One notable cult, attested from Thrace to Moesia and Scythia Minor, is that of the "Thracian horseman", also known as the "Thracian Heros", at Odessos (Varna) attested by a Thracian name as Heros Karabazmos, a god of the underworld usually depicted on funeral statues as a horseman slaying a beast with a spear.
Known Thracian deities include:
Known Dacian theonyms include:
Kogaionon was the name of a holy mountain of the Dacians.
The concept of the Absolute, also known as The (Unconditioned) Ultimate, The Wholly Other, The Supreme Being, The Absolute/Ultimate Reality, The Ground of Being, Urgrund, The Absolute Principle, The Source/Fountain/Well/Center/Foundation of Reality, The Ultimate Oneness/Whole, The Absolute God of The Universe, and other names, titles, aliases, and epithets, is the thing, being, entity, power, force, reality, presence, law, principle, etc. that possesses maximal ontological status, existential ranking, existential greatness, or existentiality. In layman's terms, this is the entity that is the greatest, highest, or "truest" being, existence, or reality.
There are many conceptions of the Absolute in various fields and subjects, such as philosophy, religion, spiritual traditions, formal science (such as mathematics), and even natural science. The nature of these conceptions can range from "merely" encompassing all physical existence, nature, or reality, to being completely unconditioned existentially, transcending all concepts, notions, objects, entities, and types, kinds, and categories of being.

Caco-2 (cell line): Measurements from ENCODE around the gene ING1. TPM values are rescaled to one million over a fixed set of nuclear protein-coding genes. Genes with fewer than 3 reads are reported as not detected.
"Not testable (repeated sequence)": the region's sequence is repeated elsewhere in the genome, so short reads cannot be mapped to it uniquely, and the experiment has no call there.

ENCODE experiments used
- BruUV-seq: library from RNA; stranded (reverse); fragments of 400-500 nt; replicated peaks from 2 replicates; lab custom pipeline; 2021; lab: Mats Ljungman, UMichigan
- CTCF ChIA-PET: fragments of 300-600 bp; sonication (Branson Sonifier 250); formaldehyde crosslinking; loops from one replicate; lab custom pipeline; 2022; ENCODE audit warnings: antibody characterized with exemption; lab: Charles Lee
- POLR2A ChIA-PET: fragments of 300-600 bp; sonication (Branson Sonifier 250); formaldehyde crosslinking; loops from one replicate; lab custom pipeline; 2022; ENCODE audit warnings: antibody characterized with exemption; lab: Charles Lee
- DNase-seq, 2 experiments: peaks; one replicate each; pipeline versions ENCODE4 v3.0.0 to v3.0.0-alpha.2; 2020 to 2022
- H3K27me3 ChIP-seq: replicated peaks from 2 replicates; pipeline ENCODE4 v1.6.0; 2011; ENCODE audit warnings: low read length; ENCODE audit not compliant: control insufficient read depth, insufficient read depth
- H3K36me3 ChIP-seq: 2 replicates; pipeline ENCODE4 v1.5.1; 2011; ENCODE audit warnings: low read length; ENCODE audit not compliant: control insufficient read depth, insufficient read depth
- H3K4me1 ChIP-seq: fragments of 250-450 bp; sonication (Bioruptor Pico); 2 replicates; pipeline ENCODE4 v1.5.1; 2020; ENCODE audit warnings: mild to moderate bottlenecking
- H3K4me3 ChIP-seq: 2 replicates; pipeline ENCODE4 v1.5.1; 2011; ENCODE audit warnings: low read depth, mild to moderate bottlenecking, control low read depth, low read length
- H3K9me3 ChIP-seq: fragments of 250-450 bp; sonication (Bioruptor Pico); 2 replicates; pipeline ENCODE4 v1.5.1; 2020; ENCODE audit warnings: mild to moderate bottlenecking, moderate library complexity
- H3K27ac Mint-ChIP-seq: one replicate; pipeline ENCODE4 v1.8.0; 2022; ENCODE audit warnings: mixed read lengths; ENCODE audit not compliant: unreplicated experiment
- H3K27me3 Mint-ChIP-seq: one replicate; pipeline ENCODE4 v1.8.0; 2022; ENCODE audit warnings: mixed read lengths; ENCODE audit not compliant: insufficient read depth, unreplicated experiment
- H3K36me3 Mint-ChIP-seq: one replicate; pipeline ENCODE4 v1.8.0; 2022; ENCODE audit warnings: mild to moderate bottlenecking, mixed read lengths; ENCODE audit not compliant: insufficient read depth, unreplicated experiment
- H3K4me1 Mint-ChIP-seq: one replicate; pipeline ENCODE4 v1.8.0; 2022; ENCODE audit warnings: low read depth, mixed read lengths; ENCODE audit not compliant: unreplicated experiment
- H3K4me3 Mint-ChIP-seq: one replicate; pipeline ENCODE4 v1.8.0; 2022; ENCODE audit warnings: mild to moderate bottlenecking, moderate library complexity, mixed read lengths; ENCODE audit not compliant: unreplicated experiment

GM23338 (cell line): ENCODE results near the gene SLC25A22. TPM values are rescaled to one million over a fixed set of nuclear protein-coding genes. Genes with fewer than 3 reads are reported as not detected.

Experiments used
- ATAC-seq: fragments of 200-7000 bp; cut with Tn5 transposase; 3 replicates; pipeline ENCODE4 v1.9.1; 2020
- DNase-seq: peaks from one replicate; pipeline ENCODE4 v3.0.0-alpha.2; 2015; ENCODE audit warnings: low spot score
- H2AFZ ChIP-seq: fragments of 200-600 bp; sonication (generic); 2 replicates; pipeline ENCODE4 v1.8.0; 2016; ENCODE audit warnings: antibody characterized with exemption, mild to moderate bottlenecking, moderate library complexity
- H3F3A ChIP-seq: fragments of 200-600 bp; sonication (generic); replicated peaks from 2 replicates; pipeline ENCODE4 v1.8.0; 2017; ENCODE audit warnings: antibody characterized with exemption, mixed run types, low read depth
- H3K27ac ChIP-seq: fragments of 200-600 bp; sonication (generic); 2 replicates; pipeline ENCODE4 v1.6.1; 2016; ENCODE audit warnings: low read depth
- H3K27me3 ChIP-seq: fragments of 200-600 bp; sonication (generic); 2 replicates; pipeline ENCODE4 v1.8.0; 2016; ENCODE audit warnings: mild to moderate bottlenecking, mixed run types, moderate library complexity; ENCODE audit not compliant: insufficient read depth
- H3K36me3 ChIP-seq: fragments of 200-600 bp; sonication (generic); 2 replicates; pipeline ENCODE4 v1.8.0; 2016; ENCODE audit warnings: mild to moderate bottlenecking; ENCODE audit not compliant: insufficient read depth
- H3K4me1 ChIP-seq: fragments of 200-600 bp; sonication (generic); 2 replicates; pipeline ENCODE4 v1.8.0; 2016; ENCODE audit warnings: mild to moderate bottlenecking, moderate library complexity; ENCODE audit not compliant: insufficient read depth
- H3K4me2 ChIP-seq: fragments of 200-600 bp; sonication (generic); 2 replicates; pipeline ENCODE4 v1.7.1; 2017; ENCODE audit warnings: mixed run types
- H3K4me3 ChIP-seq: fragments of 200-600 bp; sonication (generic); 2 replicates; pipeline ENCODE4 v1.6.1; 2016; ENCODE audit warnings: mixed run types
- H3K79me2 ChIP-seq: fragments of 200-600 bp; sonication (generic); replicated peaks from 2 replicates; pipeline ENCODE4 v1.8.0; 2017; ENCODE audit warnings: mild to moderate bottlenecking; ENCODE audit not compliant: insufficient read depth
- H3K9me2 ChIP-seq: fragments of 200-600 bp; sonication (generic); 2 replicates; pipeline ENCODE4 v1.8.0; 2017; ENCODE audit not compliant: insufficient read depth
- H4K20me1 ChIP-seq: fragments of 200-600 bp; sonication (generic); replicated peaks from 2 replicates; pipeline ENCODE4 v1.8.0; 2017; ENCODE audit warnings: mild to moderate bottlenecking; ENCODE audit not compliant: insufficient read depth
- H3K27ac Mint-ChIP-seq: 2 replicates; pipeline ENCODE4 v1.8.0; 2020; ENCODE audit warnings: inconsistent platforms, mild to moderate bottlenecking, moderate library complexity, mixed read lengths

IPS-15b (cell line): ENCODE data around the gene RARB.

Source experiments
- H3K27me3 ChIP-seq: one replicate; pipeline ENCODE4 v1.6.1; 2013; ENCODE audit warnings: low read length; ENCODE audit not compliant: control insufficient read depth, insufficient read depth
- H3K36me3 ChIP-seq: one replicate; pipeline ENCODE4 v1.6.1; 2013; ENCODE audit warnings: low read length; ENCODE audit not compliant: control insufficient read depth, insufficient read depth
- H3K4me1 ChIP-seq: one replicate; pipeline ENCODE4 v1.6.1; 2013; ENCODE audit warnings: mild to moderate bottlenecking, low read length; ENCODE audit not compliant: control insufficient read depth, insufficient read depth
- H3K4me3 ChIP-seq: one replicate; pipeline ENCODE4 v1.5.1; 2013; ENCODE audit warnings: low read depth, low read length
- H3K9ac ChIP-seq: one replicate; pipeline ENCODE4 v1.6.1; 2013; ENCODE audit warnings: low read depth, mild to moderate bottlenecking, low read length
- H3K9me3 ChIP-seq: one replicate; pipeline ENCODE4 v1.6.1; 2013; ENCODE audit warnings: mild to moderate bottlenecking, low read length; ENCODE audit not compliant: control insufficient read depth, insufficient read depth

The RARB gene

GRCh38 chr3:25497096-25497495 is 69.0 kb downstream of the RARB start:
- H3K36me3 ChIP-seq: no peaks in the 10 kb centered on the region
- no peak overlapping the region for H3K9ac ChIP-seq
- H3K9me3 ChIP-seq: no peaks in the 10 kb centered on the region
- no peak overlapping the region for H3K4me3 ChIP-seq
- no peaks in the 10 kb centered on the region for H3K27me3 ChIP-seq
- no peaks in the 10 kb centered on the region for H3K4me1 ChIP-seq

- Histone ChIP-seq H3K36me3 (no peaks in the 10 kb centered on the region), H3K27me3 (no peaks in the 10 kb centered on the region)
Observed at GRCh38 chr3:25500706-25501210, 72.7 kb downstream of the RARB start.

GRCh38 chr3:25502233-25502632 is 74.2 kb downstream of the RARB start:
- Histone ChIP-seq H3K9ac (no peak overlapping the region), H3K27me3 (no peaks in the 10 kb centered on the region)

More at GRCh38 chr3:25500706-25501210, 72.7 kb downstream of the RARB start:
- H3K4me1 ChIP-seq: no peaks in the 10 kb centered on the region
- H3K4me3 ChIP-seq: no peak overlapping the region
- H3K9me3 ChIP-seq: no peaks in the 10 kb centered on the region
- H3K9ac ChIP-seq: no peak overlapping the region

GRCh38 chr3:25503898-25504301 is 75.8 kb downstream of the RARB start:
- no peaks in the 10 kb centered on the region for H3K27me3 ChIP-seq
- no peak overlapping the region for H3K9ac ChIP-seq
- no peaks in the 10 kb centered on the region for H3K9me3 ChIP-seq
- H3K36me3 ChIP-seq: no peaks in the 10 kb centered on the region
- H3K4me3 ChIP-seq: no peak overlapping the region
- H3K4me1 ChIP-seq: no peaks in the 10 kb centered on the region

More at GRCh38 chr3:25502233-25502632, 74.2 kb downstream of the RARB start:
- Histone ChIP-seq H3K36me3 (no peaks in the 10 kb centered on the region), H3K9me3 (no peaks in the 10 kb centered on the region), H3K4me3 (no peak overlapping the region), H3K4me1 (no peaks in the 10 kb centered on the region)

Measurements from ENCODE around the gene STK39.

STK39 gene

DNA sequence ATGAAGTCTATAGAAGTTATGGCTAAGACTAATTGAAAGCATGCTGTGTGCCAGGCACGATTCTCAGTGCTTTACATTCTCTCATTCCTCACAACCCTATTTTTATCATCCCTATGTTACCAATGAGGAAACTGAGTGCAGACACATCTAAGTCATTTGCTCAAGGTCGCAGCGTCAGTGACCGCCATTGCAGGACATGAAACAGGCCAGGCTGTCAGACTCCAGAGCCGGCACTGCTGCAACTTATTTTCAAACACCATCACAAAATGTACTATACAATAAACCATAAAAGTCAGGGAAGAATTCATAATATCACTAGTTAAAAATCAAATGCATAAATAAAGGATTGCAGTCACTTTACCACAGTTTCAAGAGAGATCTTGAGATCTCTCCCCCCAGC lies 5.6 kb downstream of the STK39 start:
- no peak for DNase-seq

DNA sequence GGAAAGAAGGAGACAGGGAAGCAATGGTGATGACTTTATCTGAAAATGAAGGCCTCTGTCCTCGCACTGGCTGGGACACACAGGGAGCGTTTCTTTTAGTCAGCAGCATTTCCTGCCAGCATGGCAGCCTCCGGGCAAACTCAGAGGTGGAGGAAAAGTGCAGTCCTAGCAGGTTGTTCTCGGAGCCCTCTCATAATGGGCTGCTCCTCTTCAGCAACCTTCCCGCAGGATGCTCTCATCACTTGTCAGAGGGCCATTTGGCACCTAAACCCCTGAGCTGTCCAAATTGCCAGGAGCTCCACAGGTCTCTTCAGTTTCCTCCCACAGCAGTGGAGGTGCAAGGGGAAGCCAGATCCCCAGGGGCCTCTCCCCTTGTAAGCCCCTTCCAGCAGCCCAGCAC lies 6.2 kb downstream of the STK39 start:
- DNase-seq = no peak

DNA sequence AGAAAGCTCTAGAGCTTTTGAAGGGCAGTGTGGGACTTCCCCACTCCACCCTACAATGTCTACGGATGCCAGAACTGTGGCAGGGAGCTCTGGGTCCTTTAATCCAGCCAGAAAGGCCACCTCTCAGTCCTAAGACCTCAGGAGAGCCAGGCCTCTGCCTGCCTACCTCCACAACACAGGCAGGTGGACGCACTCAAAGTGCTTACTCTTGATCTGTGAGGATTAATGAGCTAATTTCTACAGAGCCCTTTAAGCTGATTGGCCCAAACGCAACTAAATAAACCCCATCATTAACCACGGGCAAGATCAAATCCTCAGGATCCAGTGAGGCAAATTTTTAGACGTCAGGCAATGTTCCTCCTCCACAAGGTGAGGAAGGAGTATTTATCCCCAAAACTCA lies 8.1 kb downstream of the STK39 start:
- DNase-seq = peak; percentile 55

The Absolute is often thought of as generating manifestations that interact with lower or lesser types, kinds, and categories of being. This is either done passively, through emanations, or actively, through avatars and incarnations. These existential manifestations, which themselves can possess transcendent attributes, only contain minuscule or infinitesimal portions of the true essence of the Absolute.
The term itself was not in use in ancient or medieval philosophy, but closely related to the description of God as actus purus in scholasticism. It was introduced in modern philosophy, notably by Hegel, for "the sum of all being, actual and potential".
The term has since also been adopted in perennial philosophy.Cotyttia
Cotyttia (Greek: Κοτύττια, Kotuttiā) was an orgiastic, nocturnal religious festival of ancient Greece and Thrace in celebration of Kotys, the goddess of sex, considered an aspect of Persephone.Ctistae
The Ctistae or Ktistai (Greek: κτίσται) were a group/class among the Mysians of ancient Thracian culture.
The Mysians avoided consuming any living thing, and therefore lived on such foodstuffs as milk and honey. For this reason, they were referred to as "god-fearing" and "capnobatae" (kapnobatai) or "smoke-treading".
The Ctistae were a class of Mysians who not only observed these dietary restrictions, but abstained from cohabitating with women. They led celibate lives, never marrying. They were held in a place of honor by the Thracians, with their lives being dedicated to the gods. They are described by Strabo, sourcing Poseidonius.
According to Strabo, whether they took up celibacy or not they were collectively called Hippemolgi ("mare-milkers"), Galactophagi ("living on milk") or Abii ("not living (with women)").Germanic paganism